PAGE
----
Any guesses what this will become?
(Leave a comment, with contact information, if you really want to know ).
Quick status update on the bullet flight sensor. This is heading into systems integration testing next, where I’ll be firing up each section of the circuit and making sure it all works. Missing is the break beam sensor that I put a air rifle round through by accident
Note the “unusual” arrangement with the pocket wizard. The “hot shoe adapter” is actually plugged into the sensor to simulate a camera’s hotshoe firing the pocket wizard.
Continued work on the bullet flight sensor electronics. Dad had suggested that I research a “monostable vibrator” circuit, and to look at the 555 timer IC, so after some tinkering and math, here’s my first draft circuit diagram:
Dad (a retired electrical engineer) had given it his blessing, so the next step up would be physically prototyping it. Looks like I’ll be placing an order with DigiKey or Jameco or some other online electronics component vendor.
While the circuit components are enroute – and they will be breadboarded up first – I’m going to try my hand at learning Eagle, a CAD design software. The circuit is simple enough that I can probably etch it myself using laser transfer paper, but I might also just job it out to someone like BatchPCB.com and deal with it that way. It’ll all depend on the mechanical fabrication lead time as well as other project loads.
Meanwhile, mechanical design needs to be refined a little bit. These are current CAD model screenshots:
Here the unit is partially disassembled to change batteries.
Here’s a top view looking straight down on the circuit card, with the detector barrel rendered transparent.
And finally an isometric view of the unit assembled.
Mechanical details for the battery contacts, as ewell as lead-in for the slots, needs to be integrated. Then it’s a matter of generating a file to drive Dave’s grandparent’s laser engraver to cut these acrylic parts!
W00t, can’t wait!
Tonight, I did more engineering validation testing of the IR breakbeam sensor mentioned in the previous article.
First, the setup. The sensor is securely mounted in my benchtop vise, with a phone book propped up behind the bullet path as a pellet trap. (Finally, a good use for those dead-tree edition phone books!). A regulated DC power supply is used to provide the power to the sensor module, and my oscilloscope is used to monitor the signal line. As before, we set the oscilloscope to trigger on a falling edge signal at a level close to DC Bus -.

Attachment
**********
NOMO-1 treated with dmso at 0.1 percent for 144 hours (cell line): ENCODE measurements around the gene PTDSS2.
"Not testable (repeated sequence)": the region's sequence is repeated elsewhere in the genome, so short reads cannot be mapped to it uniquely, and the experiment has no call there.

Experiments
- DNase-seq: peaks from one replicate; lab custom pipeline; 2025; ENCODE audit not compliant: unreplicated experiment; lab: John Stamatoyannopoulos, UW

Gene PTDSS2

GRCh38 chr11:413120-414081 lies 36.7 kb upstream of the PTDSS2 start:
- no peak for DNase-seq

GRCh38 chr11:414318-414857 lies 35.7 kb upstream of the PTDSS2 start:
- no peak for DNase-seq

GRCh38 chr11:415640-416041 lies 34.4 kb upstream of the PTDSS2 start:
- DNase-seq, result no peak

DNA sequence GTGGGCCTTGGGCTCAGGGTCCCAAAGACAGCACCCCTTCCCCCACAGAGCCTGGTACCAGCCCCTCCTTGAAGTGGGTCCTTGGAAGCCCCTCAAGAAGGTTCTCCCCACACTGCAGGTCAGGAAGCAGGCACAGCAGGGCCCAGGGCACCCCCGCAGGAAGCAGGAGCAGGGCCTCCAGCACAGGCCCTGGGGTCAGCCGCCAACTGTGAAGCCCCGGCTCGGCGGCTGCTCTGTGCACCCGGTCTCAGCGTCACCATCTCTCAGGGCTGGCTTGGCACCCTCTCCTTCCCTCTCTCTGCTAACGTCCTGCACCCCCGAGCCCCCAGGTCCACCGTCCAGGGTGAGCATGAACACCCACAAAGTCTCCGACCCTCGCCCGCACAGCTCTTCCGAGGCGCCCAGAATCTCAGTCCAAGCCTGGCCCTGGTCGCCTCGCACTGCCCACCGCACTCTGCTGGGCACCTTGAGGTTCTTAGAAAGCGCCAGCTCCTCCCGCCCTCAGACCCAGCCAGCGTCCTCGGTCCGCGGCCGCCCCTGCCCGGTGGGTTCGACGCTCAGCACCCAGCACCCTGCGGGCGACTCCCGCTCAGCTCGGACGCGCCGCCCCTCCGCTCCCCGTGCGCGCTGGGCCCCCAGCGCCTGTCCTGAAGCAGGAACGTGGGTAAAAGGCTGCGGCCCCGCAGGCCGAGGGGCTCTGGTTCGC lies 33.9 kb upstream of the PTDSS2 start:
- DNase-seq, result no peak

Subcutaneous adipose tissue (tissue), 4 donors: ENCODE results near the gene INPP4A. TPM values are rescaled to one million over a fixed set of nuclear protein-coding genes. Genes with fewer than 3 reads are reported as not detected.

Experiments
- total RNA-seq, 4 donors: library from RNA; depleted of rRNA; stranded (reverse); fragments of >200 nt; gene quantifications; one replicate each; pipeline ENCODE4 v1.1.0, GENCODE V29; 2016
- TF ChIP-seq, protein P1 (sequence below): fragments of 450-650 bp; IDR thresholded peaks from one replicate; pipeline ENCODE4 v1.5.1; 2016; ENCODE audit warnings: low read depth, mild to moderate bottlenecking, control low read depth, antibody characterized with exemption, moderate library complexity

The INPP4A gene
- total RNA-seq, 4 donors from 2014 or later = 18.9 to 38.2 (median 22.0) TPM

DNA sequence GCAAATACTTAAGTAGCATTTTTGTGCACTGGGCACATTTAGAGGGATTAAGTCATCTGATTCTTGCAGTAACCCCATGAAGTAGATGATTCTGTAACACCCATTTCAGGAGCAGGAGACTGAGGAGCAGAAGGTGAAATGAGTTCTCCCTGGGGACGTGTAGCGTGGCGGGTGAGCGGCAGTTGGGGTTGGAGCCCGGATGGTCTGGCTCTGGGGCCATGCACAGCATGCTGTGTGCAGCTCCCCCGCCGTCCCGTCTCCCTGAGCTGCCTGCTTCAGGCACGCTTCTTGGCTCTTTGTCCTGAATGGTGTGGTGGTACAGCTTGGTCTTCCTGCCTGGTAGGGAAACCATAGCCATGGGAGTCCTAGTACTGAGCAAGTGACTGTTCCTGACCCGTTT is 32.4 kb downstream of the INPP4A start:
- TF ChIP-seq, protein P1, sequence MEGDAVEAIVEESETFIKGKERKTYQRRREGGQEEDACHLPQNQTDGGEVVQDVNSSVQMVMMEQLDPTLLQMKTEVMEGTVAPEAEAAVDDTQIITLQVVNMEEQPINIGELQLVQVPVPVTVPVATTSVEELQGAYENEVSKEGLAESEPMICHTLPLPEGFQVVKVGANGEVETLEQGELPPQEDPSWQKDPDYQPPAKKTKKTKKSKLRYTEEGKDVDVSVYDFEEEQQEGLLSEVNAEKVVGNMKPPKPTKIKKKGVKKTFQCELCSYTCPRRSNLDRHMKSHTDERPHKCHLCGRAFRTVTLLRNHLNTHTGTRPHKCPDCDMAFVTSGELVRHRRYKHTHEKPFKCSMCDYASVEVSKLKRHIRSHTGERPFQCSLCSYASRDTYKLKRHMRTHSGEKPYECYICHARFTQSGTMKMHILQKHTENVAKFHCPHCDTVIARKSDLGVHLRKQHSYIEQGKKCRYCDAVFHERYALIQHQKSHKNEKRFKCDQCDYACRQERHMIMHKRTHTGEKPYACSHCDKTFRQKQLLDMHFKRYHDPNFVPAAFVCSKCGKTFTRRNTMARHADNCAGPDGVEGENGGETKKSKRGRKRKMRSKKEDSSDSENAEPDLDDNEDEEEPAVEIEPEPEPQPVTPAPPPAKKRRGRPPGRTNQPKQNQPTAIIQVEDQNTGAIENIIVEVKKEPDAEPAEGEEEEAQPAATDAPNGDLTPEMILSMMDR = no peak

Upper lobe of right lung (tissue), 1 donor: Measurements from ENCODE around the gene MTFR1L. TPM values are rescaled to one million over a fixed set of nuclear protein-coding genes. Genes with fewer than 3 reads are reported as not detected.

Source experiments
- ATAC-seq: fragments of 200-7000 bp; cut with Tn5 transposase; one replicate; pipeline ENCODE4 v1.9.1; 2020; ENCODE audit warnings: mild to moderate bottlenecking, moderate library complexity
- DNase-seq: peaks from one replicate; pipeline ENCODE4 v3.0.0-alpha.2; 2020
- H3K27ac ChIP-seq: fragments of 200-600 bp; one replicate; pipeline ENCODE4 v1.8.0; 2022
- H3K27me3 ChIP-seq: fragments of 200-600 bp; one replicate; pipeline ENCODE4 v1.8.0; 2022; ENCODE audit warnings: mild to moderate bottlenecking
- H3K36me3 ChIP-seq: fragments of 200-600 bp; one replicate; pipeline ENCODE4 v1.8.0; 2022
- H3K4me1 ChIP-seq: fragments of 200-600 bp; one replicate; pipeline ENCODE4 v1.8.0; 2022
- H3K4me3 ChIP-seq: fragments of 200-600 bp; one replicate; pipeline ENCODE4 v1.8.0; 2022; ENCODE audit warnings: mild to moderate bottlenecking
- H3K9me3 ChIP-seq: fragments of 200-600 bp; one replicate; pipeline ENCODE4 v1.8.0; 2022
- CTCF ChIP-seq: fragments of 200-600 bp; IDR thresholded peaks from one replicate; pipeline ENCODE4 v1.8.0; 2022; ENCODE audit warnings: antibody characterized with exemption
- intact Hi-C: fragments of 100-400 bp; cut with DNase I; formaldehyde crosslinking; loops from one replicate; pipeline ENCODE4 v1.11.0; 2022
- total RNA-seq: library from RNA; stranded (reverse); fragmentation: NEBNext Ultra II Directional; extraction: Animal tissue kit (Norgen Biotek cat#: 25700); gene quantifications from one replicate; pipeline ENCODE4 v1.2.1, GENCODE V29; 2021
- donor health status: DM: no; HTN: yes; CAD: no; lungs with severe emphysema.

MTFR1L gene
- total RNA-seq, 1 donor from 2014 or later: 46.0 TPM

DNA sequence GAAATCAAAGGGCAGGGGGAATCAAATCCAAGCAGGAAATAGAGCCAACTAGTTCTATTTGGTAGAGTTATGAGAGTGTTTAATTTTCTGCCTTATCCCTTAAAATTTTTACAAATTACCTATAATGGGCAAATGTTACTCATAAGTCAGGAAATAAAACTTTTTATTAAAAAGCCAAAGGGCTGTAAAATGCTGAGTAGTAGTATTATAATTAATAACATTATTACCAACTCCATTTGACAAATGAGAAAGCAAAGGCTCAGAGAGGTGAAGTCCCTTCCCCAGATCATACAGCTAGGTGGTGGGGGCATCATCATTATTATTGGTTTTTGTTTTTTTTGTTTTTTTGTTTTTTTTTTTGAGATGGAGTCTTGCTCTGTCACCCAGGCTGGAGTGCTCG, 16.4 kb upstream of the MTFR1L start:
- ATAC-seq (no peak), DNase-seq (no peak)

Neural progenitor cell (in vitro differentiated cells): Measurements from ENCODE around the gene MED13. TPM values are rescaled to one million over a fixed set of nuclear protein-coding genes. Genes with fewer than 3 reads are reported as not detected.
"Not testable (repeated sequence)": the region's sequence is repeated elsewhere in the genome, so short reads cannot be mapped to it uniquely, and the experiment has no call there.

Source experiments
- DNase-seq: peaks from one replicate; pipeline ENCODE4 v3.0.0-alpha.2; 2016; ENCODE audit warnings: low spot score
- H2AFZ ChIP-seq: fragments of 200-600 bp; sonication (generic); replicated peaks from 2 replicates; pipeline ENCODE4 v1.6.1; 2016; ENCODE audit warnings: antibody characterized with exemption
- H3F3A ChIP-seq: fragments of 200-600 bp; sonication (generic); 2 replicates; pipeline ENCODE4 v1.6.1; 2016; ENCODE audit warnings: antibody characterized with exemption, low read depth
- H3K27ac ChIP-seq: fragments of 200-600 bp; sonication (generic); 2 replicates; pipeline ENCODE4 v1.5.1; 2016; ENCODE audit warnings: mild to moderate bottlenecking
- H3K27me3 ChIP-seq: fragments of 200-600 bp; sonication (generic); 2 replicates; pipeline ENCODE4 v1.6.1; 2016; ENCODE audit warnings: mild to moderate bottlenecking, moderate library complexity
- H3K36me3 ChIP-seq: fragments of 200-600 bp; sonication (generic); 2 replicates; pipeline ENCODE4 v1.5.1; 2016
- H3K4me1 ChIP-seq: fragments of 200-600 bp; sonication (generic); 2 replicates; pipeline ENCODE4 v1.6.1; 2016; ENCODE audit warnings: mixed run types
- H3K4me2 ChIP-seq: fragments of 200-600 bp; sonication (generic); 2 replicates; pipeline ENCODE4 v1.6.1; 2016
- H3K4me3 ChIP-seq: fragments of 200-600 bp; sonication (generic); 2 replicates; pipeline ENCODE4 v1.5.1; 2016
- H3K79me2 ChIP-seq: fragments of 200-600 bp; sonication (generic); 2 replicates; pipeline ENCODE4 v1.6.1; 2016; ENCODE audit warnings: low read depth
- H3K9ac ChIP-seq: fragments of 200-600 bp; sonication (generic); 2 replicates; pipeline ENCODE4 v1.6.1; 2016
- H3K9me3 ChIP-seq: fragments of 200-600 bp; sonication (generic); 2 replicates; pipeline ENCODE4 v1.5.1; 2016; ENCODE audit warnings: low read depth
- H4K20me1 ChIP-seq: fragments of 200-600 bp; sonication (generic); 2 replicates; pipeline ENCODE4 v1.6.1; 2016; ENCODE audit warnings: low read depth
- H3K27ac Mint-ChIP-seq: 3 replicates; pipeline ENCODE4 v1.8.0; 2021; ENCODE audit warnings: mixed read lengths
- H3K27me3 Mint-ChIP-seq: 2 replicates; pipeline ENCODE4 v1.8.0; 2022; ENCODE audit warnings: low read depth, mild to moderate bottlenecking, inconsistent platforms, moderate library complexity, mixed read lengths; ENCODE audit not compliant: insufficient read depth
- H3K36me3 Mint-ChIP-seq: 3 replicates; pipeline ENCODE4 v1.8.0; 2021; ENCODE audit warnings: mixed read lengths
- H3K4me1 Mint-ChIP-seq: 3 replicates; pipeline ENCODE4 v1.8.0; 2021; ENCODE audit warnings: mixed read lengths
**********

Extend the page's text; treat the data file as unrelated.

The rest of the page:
(I need to get my garage sale O-Scope probes checked. They don’t seem to be reading the voltage right, but at least the signal generator test indicates a good test pattern. Probably something stupid I forgot to set in the software. I’m still learning how to use this thing).
Next, I set the oscilloscopes time scale to 100 nanoseconds per division. Yup, definitely picking something up! That’s a good sign. Rechecking at 1 microsecond per division shows a fairly clean signal.
To give Dad a good idea of what he’s engineering to, I need to take some measurements of the pulse width of the event. We’ve previously calculated about 18.3 microseconds for a round ball at 1000fps. (Note that we actually don’t know how fast the air rifle is shooting at, nor is the pellet perfectly round.)
Look at that! 20 microseconds. Love it when the calculations matches real life data.
The next shot clocked in at a mere 5 microsecond pulse. There could be 2 reasons: A) the angle of the flight path through the sensor might be changing, or I might be nicking the beam differently. Still, the oscilloscope clearly captures a 5ms pulse.
Another shot, this time generating a 10ms pulse.
Yet another 5ms pulse again – followed by a lot of electrical noise. That’s strange…
Looks like the round nicked the sensor housing. Yeah, that would explain the sensor noise.
Remarkably the sensor still works. Putting the gun aside, I grabbed the soldering iron sponge and started dripping water past the IR beam. It registers on the O-Scope! (translation – this can be used for those awesome water-drop shots!)
Finally, here’s a couple of pellets recovered from the phone book. Love how you can see the rifling marks on the pellets .